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Blog of the Grateful Bear

ramblings of a freelance panentheist {"all things are in God, and God is in all things"} . . . musings on Emergent spirituality, powerlifting, LGBTQueer issues, contemplative prayer, mysticism, cats, music, healing, and more. I like my coffee and my existentialism dark-roasted.

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Location: Marietta, Georgia, United States

I'm an LPC (Licensed Professional Counselor), in private practice in Marietta, Georgia. My writings on queer spirituality have been published in Whosoever and several other magazines. I live in a house-in-the-woods (Bear's Hermitage) in Marietta with Leonidas (Lenny) and Guy, Mighty Warrior Cats, and way too many books.

Thursday, July 26, 2007

Charon (Ferry-Driver Across the Styx) is a Cat

“When Oscar the Cat visits residents of the Steere House Nursing and Rehabilitation Center in Providence, Rhode Island, the staff jumps into action – Oscar can sense within hours when someone is about to die.”

The news story, from Reuters:
Nursing home cat can sense death?

From BBC News:
“According to the author of a study in the New England Journal of Medicine, the two-year-old cat has been observed to be correct in 25 cases so far. ...The cat is said to do his own rounds, just like the doctors and nurses at the home, but is not generally friendly to patients.”

Thanks to Trev Diesel for the BBC link!


Sunday, July 22, 2007

Rest In Peace, Tammy Faye

One of my heroes passed away this weekend.

Tammy Faye Messner spent her years after the PTL Club scandal ostracised by many in the established church, and she said many times that the only people who reached out to her during her times of isolaton were her friends in the gay and lesbian community. She reciprocated that love and support by singing and preaching God’s unconditional love at gay churches and gay coffeehouses, headlining gay pride celebrations, raising money for HIV charities (including hosting a drag queen show for charity once, here in Atlanta), starring in a documentary produced by a gay couple (The Eyes of Tammy Faye) as well as a TV talk show with a gay co-host, and even for a short time writing an advice column for a magazine for gay teenagers and young adults.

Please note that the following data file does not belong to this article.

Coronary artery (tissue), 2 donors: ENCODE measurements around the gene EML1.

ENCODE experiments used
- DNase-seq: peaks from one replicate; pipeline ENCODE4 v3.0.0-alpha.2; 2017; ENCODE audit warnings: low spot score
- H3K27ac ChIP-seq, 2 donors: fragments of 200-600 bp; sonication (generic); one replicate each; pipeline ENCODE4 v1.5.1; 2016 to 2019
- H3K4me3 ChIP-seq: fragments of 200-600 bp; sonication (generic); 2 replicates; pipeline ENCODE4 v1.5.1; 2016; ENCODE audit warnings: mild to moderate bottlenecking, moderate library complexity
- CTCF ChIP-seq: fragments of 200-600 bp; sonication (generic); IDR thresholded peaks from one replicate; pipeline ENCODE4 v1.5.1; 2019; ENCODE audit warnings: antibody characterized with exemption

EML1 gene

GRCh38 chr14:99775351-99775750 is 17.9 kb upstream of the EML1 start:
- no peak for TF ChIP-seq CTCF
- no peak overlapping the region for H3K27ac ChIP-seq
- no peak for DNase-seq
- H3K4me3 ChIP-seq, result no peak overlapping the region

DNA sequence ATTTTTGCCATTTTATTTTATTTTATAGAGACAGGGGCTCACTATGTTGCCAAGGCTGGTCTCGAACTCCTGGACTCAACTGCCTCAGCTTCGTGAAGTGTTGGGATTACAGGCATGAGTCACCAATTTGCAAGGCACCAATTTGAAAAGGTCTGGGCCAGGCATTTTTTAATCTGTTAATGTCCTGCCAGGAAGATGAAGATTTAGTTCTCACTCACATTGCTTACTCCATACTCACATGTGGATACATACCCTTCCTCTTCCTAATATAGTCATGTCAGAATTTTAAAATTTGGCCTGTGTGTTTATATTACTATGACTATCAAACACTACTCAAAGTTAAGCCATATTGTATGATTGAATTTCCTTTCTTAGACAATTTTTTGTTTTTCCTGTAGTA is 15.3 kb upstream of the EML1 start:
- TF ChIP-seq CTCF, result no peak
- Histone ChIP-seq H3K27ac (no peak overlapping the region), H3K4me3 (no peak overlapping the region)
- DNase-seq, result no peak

Above is a scan of an autographed 8 x 10 photo of Tammy Faye, a photo I cherish. I got it several years ago when Tammy Faye spoke at an MCC Church in Atlanta.

Tammy Faye was able to break out of the narrow restraints of her Pentecostal upbringing while still holding on to an authentic love for Jesus and his message of God’s radical love for all people. Because of Tammy Faye, many evangelical Christian parents were able to overcome their theology and accept their gay and lesbian children and re-establish relationships with them. Because of Tammy Faye, many gay and lesbian people who had been cast aside by the church were able to know that, despite what some “Christians” may say, God loves them.

I am grateful that after a painful battle with cancer that left her weighing only 65 pounds, Tammy Faye’s suffering is over. I am grateful that she is now at home with her beloved Lord.

Around the web ~

From the CNN news story:

. . . Tammy Faye Messner has also been known as one of the few evangelical Christians who had the support of the gay community. She was one of the first televangelists to reach out to those with AIDS when it was a little-known and much-feared disease. In return, she told [Larry] King in July, “When I went – when we lost everything, it was the gay people that came to my rescue, and I will always love them for that.”

From The New York Times:

. . . “I want my funeral to be a real happy time,” Ms. Messner told Larry King on CNN in March 2006. “I want everybody laughing and remembering how crazy I was.”

From MSNBC (reprinted here in full):

Through it all, Tammy Faye never wavered
Scandals, ridicule couldn’t keep Messner from her evangelistic calling

By Alex Johnson
Updated: 2:05 p.m. ET July 22, 2007